Monday, November 29, 2004
A contingent of local Masons, history buffs, Civil War re-enactors and descendents of men who fought during the War Between the States gathered at Dyersburg’s Old City Cemetery Saturday afternoon for the commemoration of a monument to Dyer County’s Confederate war dead.
Heavy rains in the morning dwindled down to a steady drizzle as the block of 8-foot tall granite was dedicated in a Masonic ritual. A regional re-enactment artillery unit offered a salute to the Southern soldiers buried in the city’s oldest cemetery who gave their lives during the conflict.
Earl Willoughby Jr., historian for the local Sons of Confederate Veterans group, the Col. William A. Dawson camp No. 1821, gave the address. He explained that asterisks beside many of the 58 names on the monument were for Confederate soldiers whose markers had not survived the test of time.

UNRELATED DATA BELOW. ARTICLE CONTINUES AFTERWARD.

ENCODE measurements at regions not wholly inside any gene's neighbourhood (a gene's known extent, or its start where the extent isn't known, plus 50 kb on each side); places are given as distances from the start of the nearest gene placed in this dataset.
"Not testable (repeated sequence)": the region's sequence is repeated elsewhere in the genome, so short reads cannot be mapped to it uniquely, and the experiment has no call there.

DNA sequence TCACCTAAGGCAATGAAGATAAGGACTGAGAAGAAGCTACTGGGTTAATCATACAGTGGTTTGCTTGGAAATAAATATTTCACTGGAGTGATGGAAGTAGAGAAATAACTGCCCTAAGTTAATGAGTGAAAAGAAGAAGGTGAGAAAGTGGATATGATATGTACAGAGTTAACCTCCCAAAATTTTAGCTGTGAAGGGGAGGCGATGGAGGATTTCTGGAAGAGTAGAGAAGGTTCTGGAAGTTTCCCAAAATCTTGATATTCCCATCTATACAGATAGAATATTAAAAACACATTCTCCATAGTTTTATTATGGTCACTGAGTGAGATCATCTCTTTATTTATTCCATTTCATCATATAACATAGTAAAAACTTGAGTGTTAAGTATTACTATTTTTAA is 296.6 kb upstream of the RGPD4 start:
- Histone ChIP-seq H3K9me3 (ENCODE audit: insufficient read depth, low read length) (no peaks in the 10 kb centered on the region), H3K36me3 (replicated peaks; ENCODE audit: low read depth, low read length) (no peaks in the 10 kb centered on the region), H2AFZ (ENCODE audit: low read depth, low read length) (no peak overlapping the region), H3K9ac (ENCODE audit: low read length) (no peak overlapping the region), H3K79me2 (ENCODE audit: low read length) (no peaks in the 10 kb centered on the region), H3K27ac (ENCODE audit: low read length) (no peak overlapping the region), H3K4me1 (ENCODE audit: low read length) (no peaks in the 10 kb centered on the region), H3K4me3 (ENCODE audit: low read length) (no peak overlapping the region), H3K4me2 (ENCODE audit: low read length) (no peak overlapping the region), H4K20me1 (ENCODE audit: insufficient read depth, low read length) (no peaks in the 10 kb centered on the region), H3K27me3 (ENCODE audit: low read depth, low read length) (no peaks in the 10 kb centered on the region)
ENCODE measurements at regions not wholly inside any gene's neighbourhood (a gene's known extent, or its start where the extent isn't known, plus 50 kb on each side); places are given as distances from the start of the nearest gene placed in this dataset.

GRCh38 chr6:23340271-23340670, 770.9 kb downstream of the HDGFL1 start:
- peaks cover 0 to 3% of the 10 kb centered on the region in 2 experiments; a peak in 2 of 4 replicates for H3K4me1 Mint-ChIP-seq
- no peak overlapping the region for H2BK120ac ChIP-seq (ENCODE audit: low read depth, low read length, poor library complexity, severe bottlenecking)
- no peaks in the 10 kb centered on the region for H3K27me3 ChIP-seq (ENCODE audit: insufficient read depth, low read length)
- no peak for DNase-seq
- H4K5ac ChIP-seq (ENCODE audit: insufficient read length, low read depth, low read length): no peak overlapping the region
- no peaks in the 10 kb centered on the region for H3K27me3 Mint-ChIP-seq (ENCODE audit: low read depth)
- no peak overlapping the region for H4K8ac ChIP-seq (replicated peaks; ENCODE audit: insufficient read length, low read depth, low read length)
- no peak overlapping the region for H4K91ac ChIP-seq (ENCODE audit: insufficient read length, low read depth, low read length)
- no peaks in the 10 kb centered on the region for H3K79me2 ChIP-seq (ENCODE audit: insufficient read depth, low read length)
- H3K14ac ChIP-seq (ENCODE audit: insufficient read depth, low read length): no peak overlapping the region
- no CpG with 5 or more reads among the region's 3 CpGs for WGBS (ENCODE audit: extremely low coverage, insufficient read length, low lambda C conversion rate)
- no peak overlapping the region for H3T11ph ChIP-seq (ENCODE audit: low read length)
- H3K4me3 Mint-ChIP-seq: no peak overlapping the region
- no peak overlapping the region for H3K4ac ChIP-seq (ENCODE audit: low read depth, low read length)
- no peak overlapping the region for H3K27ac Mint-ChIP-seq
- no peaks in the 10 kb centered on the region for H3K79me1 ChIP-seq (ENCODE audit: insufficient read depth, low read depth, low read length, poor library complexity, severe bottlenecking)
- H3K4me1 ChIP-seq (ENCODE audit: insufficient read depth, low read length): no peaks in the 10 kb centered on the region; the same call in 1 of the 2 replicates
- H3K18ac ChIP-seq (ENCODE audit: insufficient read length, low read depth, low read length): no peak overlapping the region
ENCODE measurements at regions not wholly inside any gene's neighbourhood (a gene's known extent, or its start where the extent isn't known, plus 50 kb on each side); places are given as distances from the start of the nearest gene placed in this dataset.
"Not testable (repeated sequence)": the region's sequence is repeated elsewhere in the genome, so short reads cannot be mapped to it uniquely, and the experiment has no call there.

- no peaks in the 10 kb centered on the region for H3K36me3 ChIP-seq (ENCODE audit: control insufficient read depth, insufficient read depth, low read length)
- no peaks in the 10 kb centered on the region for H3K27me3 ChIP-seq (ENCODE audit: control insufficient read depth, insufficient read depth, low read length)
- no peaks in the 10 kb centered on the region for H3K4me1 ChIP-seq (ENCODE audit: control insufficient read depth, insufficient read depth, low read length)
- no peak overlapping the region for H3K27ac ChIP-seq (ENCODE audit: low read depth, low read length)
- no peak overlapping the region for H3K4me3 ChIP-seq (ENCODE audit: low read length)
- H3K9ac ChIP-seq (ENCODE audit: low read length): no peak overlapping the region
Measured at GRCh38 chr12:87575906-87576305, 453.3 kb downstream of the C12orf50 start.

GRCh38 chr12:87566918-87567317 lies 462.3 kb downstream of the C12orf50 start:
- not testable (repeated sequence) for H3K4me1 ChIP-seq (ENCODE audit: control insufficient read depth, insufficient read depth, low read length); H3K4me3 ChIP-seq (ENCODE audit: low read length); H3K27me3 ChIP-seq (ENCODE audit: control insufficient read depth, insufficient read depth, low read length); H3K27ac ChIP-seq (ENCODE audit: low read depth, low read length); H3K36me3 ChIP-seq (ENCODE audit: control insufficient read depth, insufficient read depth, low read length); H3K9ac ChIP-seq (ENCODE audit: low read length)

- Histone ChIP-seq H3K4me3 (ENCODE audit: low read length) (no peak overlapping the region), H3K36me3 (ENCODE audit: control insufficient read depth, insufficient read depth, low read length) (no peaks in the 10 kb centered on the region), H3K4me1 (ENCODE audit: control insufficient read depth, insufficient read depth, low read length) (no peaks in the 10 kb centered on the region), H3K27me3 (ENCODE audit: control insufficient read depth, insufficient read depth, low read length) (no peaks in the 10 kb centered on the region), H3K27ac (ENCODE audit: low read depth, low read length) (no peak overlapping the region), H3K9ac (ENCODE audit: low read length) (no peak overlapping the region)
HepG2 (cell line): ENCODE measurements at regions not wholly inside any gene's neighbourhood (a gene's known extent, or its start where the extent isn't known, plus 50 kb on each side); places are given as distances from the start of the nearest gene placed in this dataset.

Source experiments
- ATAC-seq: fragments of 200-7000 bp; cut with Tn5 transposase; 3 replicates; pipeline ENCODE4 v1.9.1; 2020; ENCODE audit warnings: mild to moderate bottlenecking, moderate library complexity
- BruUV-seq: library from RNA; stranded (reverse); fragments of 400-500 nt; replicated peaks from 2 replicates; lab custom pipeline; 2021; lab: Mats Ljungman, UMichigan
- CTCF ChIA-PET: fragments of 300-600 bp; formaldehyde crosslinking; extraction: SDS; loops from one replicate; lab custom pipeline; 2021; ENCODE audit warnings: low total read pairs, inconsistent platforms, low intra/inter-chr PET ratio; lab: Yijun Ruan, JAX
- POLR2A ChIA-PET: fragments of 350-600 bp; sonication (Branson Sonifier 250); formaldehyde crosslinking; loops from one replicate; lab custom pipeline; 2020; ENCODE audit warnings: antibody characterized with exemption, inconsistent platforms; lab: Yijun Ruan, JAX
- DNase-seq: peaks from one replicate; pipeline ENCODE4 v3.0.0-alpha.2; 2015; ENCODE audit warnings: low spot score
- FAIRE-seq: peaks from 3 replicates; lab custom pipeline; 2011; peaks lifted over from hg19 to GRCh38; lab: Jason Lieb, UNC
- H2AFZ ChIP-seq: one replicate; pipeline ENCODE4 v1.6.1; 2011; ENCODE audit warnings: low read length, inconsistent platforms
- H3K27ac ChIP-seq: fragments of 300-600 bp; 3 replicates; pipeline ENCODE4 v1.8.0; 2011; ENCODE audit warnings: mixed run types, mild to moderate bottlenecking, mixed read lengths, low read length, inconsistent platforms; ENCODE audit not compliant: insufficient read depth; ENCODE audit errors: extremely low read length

"This monument is here so they will be remembered," Willoughby said. "This was Dyer County’s first true band of brothers."
The dedication took place at Brig. Gen Otho French Strahl’s grave, which is marked by a 32-pounder cannon that was originally located at Confederate Forts Randolph and Pillow. It ranks as one of Dyer County’s most historic objects. The new monument stands a few feet to the south of that gravesite.
Strahl was a Dyersburg attorney who volunteered when Tennessee left the Union and was named captain of the "Dyer Guards." He was killed at the Battle of Franklin in November 1864.
According to a spokesman for the SCV this is the third and final phase of the restoration of Strahl’s gravesite, a project that began four years ago with the installation of a flagpole where a Confederate flag is now permanently flown. On Dec. 1, 2001, there was a dedication of a $6,000 granite base for the historic cannon, which replaced a crumbling brick foundation.
A reception followed at the Hess Masonic Lodge where Strahl was a member.
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